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Battle for the Statehouse: Minnesota's State Senate Races

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Can you name your state senator?

This autumn Minnesota voters will decide not only two closely-watched statewide races (for Governor and U.S. Senator), but also which party will run each of its two narrowly controlled legislative chambers. State legislative matchups do not normally get the ink of statewide elections, but in Minnesota these races are uncommonly sexy, especially for the state senate.

Minnesota boasts 70% of the competitive state senate districts across the Upper Midwest (districts are usually classified as 'competitive' when decided by 10 points or less in the previous election cycle). Of the 30 competitive state senate districts in Iowa, South Dakota, Wisconsin, and Minnesota, the Gopher state is home to 21.

The state senate is controlled by the DFL in Minnesota (38-29), but they will need to defend more than three times as many open districts (7) than the GOP (2) come November. Open districts sometimes turn into competitive districts, regardless of the closeness of previous election results, as voters take a fresh look at all the candidates.

The DFL and GOP in Minnesota have been extremely adept at fielding candidates in nearly every State Senate district in recent years (96% of such elections since 2000 have had both democrat and republican candidates on the ballot). In 2006, 65 of the 67 races will feature candidates from both major parties so several intriguing matchups should emerge between the DFL and GOP hopefuls.

Now, can you name your state senator?

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1 Comment


  • Can you name your state senator?

    Michele Bachmann.

    *shudder*

    Here's hoping she finds herself out of a job in January.

  • Leave a comment


    Remains of the Data

    Who Has Won the Most Votes in US Senate Electoral History?

    Only three of the Top 10 and nine of the Top 50 vote-getters of all time are currently serving in the chamber.

    Political Crumbs

    Six for Thirteen

    Collin Peterson remarked last month that he is leaning to run for reelection to Minnesota's 7th Congressional District in 2016. If he does and is victorious, he will creep even closer to the top of the list of the longest-serving U.S. Representatives in Minnesota history. The DFL congressman is only the sixth Minnesotan to win at least 13 terms to the U.S. House of the 135 elected to the chamber in state history. Peterson trails 18-term DFLer Jim Oberstar (1975-2011), 16-term Republicans Harold Knutson (1917-1949) and August Andresen (1925-1933; 1935-1958), and 14-term DFLers Martin Sabo (1979-2007) and John Blatnik (1947-1974). Andresen died in office, Sabo and Blatnik retired, and Knutson and Oberstar were defeated at the ballot box in 1948 and 2010 respectively. At 70 years, 7 months, 11 days through Monday, Peterson is currently the ninth oldest Gopher State U.S. Representative in history. DFLer Rick Nolan of the 8th CD is the seventh oldest at 71 years, 1 month, 23 days.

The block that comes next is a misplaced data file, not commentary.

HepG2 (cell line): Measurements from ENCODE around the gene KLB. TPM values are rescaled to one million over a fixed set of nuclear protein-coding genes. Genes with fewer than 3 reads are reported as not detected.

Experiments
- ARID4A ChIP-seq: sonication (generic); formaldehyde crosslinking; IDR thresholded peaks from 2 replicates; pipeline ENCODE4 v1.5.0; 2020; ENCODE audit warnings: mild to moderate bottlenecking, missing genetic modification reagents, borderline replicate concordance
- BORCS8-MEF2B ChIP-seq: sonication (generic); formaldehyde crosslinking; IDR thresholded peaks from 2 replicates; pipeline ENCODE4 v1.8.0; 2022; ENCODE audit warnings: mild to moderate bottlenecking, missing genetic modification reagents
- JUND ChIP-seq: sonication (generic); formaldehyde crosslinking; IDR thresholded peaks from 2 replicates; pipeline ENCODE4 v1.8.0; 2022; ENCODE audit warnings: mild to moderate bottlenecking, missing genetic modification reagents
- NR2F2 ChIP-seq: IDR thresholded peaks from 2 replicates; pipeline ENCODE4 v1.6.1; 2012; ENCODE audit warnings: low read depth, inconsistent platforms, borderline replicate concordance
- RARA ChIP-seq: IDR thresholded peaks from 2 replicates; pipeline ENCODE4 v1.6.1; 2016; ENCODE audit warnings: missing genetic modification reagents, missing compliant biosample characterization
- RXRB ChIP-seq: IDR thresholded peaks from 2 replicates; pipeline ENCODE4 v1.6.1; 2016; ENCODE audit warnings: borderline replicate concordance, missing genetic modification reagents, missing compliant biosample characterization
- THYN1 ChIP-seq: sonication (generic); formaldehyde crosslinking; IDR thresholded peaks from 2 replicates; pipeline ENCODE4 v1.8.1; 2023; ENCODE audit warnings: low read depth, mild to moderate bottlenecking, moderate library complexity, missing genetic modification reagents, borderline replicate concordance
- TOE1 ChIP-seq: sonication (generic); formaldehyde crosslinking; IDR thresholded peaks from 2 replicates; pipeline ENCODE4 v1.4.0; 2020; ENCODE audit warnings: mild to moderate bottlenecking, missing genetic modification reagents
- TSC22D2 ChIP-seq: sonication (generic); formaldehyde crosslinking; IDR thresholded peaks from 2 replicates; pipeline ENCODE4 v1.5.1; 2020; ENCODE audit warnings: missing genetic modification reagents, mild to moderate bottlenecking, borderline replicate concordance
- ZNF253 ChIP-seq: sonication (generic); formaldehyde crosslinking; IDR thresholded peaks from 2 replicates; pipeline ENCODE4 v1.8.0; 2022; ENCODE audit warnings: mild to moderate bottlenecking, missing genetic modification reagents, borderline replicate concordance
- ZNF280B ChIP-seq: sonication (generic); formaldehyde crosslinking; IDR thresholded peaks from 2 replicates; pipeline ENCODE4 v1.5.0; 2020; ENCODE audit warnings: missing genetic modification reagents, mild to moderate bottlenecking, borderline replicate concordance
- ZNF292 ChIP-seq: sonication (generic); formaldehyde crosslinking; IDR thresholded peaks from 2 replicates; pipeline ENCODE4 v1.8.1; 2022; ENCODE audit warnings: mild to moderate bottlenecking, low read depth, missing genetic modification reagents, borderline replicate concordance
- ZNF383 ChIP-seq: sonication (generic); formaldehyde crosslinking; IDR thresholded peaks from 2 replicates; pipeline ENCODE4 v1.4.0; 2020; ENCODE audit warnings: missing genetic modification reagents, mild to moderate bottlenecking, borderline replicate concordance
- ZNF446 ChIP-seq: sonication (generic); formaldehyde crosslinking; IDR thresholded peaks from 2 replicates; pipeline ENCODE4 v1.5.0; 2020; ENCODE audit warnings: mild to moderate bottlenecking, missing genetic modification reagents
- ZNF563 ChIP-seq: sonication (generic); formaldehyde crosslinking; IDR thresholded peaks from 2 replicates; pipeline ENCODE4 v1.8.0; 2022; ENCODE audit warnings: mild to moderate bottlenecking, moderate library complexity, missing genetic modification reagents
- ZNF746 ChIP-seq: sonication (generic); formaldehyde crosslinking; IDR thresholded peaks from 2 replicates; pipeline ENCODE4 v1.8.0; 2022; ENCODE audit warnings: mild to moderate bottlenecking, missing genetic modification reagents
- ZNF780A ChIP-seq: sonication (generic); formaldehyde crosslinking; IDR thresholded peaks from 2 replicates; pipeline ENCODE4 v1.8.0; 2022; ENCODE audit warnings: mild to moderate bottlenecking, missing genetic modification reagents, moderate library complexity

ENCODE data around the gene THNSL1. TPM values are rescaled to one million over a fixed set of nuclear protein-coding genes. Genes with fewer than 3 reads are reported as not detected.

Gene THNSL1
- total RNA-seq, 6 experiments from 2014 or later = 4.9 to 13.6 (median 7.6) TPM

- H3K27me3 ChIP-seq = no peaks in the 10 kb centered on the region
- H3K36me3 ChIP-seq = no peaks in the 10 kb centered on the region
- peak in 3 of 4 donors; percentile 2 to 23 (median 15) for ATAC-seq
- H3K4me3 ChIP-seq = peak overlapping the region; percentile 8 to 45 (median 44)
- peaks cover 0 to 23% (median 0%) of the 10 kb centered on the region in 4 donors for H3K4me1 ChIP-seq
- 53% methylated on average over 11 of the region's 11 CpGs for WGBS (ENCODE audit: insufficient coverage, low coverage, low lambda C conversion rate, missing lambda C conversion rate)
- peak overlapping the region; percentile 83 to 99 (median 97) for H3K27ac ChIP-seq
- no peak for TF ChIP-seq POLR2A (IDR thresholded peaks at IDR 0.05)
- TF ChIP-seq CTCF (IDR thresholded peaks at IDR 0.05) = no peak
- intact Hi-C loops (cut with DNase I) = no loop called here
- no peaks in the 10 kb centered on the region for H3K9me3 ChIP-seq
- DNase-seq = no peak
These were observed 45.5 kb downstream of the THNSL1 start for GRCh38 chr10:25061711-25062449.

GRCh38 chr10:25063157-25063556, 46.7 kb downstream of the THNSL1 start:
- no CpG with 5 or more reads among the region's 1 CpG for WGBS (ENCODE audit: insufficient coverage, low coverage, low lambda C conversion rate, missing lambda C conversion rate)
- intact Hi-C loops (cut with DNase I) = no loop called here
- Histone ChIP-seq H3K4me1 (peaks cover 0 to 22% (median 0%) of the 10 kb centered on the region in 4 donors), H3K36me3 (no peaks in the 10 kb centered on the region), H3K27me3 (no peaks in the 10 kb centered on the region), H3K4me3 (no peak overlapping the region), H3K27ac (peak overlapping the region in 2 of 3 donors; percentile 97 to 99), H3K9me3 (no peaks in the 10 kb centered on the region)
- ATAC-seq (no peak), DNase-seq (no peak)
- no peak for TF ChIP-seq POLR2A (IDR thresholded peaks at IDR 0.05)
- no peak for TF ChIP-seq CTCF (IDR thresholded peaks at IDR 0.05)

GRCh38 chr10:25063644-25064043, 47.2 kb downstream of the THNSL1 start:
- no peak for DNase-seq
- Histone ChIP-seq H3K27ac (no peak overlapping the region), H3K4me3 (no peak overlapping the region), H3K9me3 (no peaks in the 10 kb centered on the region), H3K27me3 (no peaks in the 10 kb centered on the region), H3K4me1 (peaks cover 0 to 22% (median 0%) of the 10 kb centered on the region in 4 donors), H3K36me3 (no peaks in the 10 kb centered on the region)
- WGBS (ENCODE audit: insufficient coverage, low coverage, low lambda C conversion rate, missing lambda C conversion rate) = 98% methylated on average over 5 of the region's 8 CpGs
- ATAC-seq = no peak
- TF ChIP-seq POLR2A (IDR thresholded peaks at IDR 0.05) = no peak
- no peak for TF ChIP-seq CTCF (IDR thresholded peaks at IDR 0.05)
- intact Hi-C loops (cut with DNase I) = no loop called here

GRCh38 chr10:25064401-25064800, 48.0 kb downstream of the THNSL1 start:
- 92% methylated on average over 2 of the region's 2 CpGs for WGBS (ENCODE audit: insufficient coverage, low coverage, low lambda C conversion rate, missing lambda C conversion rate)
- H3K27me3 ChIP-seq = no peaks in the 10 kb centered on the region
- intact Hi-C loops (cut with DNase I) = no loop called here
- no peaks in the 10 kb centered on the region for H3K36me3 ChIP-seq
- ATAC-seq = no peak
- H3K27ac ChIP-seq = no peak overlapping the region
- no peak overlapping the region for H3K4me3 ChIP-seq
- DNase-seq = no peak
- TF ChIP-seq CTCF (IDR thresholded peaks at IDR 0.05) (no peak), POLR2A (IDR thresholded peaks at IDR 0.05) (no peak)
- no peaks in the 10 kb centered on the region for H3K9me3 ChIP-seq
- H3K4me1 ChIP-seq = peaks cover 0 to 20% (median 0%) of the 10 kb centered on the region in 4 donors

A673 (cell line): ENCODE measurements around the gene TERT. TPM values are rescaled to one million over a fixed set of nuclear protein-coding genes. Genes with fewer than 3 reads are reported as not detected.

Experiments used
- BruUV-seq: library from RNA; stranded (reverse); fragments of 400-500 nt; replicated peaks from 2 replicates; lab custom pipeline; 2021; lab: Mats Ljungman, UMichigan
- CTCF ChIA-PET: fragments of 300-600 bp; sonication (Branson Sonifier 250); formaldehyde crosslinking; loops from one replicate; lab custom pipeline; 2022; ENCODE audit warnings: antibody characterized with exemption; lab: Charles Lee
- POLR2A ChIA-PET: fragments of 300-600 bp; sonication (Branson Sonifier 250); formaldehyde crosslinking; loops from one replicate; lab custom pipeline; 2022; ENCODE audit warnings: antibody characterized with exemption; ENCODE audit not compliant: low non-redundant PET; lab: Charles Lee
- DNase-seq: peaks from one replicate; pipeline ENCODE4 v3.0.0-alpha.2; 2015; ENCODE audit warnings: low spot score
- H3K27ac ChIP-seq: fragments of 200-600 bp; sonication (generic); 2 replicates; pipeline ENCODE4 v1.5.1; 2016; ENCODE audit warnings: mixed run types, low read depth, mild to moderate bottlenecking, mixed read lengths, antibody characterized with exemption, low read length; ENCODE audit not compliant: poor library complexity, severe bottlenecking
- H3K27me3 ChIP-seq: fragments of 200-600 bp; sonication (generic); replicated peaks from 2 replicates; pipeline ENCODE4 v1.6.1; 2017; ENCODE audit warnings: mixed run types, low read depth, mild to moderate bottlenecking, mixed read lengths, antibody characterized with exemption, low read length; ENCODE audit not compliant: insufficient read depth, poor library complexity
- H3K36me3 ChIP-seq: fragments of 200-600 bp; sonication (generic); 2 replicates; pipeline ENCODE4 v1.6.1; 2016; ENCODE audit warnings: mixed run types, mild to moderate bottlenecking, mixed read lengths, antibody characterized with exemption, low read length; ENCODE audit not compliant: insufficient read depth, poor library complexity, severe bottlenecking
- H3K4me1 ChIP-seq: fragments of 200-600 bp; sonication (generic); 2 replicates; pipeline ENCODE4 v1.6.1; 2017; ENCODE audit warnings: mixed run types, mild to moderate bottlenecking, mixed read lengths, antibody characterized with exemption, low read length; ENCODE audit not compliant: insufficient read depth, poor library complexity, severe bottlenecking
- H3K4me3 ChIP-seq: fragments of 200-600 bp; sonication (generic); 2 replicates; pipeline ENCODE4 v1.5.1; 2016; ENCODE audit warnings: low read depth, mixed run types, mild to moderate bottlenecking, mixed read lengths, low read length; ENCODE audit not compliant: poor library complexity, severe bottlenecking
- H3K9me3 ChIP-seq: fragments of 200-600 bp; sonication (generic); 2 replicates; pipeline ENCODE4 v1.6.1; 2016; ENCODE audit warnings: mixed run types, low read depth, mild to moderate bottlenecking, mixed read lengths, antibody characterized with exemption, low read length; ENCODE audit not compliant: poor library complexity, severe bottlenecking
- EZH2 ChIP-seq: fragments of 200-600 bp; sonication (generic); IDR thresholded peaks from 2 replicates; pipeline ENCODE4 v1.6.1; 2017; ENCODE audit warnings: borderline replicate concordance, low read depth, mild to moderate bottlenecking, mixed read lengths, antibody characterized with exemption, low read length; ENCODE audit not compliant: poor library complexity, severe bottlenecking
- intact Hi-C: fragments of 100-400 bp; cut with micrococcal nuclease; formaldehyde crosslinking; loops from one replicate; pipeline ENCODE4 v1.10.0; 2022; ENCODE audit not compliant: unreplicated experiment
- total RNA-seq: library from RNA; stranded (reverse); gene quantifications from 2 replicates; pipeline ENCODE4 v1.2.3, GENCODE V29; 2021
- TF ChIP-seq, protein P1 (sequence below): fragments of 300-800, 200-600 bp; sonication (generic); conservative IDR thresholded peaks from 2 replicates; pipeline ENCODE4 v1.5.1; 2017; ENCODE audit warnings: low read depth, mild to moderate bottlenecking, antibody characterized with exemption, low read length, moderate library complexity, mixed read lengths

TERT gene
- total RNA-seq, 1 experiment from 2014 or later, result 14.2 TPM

Seeing Red

    Congressman Nick Rahall's failed bid for a 20th term in West Virginia this cycle, combined with a narrow loss by Nick Casey to Alex Mooney in Shelley Moore Capito's open seat, means that West Virginia Democrats will be shut out of the state's U.S. House delegation for the first time in over 90 years. The Republican sweep by two-term incumbent David McKinley in the 1st CD, Mooney in the 2nd, and Evan Jenkins over Rahall in the 3rd marks the first time the GOP has held all seats in the chamber from West Virginia since the Election of 1920. During the 67th Congress (1921-1923) all six seats from the state were controlled by the GOP. Since the Election of 1922, Democrats have won 76 percent of all U.S. House elections in the Mountain State - capturing 172 seats compared to 54 for the GOP.


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